Monday, October 18, 2010

Korea - Part 1

Not having travelled extensively over my life, I've found the past 3 overseas trips have given me a different perspective on life, and an appreciation of the world we live in. Additionally it's been an eye opener to the pathetic amount I know about world history.

I've just returned from a 2 week holiday in Seoul and I thought it best to revive this blog to share some random thoughts on my trip. Unfortunately due to laziness, I haven't shared any experiences of Kyoto and Osaka which will hopefully be written before they become a faded memory.

Strangely and completely out of character, whilst waiting for my departure, I wrote some random observations about my impending trip. In hindsight I'm happy I wrote something down, and the following covers the experience just before boarding to the point of arriving at Incheon airport:

As I walk through customs with the unsavory vision of being felt up by airport staff due to meeting the criteria of a potential drug suspect; Single male, shaved head, dodgy looking and solo traveller, I once again begin to realise the enormity of the next 13 days. I've decided to embark to a country of which I have no idea of, without a plan, but willing to do a fair amount of exploration. Yes, Burke and Wills may have been trailblazers of their time, trekking into the unknown outback of Australia, but with towering skyscrapers, a foreign language and a propensity to getting lost, it feels just as daunting, although I hope my journey ends on a better note. One thing is for sure, 5th grade classrooms won't be discussing the misadventures of this stupid traveller.

Travel is unfortunately too easy for a novice such as myself. With the invention of the internet, no longer is there the need for a travel agent to plan tours, places to see or stay. Departing the country with a detailed itinerary of connections and plans is no longer necessary as confirmations are now merely a click away. Anyone with a basic grasp of a web browser and able to locate the cvv number on a credit card are able to book an unplanned adventure. This is somewhat risky for the likes of myself who have 'f*ck it' moments and find themselves booked on flights that ultimately result in some shocking planning.

I'm envious of the travellers that plan trips in meticulous detail; 2 days here, 4 days there all the while booking hotels and activities along the way. Apart from the pain of lugging bags from place to place, finding where to go and getting lost would ultimately increase my travel time by 2 fold. Which brings me back to where I am now. Sitting in the departures lounge wondering what the next 13 days have in store.

South Korea is the final destination, and, apart from a visit to the DMZ (which isn't booked) there aren't any plans of places to see or things to do. Ironically despite learning Japanese for the last 10 months after visiting the country, I'm venturing to another where I don't know the language. Yes, I have been asked if I'll be learning Korean upon my return!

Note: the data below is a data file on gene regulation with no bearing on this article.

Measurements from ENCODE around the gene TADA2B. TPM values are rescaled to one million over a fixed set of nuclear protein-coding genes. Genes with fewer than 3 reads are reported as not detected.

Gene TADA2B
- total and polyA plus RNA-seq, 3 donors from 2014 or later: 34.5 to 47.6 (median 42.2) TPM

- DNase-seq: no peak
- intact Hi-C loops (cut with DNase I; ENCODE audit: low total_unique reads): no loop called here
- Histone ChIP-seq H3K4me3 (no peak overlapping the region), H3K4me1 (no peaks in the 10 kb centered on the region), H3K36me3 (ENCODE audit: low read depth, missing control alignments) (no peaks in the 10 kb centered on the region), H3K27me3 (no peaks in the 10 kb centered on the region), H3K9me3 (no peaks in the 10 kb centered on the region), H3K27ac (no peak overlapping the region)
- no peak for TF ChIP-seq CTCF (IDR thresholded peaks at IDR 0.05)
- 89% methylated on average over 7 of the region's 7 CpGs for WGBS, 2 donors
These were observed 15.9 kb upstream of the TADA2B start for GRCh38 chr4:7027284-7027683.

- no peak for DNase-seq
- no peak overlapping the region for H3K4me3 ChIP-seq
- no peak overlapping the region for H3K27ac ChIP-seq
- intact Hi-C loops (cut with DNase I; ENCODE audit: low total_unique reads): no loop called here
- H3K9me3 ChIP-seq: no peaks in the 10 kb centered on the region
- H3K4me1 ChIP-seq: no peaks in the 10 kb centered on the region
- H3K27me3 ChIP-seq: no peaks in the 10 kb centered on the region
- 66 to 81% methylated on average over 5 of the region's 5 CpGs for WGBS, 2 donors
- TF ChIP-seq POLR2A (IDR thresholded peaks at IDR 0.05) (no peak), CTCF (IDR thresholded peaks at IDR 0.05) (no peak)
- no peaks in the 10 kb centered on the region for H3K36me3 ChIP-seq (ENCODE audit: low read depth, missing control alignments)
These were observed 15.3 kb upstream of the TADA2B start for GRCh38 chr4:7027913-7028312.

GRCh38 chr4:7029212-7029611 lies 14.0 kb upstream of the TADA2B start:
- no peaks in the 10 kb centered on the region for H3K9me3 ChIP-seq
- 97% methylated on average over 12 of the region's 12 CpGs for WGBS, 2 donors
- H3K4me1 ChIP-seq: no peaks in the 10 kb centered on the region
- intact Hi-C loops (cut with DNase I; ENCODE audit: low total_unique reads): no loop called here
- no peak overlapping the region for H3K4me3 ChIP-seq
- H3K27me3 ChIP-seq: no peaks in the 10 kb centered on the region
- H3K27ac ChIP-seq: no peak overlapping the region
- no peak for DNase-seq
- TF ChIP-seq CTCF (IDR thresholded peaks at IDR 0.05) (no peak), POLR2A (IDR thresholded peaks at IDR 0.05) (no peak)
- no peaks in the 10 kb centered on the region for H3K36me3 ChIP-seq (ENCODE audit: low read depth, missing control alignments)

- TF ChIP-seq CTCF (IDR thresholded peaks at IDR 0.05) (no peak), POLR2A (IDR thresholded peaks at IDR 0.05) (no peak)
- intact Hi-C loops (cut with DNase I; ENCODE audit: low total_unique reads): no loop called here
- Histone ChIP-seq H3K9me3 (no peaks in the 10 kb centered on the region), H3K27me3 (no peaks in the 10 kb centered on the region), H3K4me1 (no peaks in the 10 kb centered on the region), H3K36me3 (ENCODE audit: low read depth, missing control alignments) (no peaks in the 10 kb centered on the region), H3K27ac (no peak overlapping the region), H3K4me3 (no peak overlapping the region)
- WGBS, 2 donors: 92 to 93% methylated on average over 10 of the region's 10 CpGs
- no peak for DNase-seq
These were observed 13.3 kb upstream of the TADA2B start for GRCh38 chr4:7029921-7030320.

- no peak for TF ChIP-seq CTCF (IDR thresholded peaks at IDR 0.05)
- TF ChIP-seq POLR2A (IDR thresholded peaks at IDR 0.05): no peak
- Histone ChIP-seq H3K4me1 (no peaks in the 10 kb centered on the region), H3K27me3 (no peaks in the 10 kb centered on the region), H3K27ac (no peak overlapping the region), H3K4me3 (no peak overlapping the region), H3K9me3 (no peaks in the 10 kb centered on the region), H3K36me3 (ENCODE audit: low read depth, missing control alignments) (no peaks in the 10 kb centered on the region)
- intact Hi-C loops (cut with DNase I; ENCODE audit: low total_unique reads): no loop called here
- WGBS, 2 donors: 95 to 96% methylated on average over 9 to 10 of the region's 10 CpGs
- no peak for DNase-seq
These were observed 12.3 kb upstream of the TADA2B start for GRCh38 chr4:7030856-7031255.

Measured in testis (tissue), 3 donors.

Choosing seats is a minor, yet important choice when embarking on that long journey. The man in the green polo with collar up and sunglasses on his head isn't an inviting prospect given it's 23:50, freezing in planes and, well lets face it, collars up are a general statement that the wearer values 'LV' on his shirt more so than if it fits. Avoiding the middle seat is an obvious choice, however isle vs window is a slightly more difficult one. A destination with sweeping city views or cascading mountain ranges is worth the inconveniencing of fellow passengers, while the freedom to move to/from the lavatory is something that many people value most. However, if in-flight entertainment is non-existent, prepare for an endless gaze into the back of the seat, as any attempts to sleep will surely be disrupted by the passenger with the loose bladder.

I must thank Michaela and Jessica for chirping away for the majority of the flight. I've now found another group to avoid sitting near: Groups of high school excursion students. Loud talking during an overnight flight is inexcusable, particularly when those you're speaking to are sitting in different rows. Inane banter involving 'like whatever' and 'shuddup' pepper the air, drowning out the engine. Thankfully I'm able to take away the fact that I'm not actually travelling with these lunatics and quietly spare a thought for the teachers on board (briefly...)

I've never quite understood the ritual of rushing out of the plane as soon as the seatbelt sign disappears, particularly when there's luggage to collect. Invariably passengers wait at the turnstiles, with their trolleys pressed firmly edge of the conveyor belt preventing other passengers from accessing their bags. (Why do people do this???). Ironically these tend to be the same people who stand on the moving walkways - little wonder why DVT occurs.

Looking back on what was written, it's more a endless stream of words loosely resembling some thoughts, so hopefully the next post will contain some experiences from Korea!

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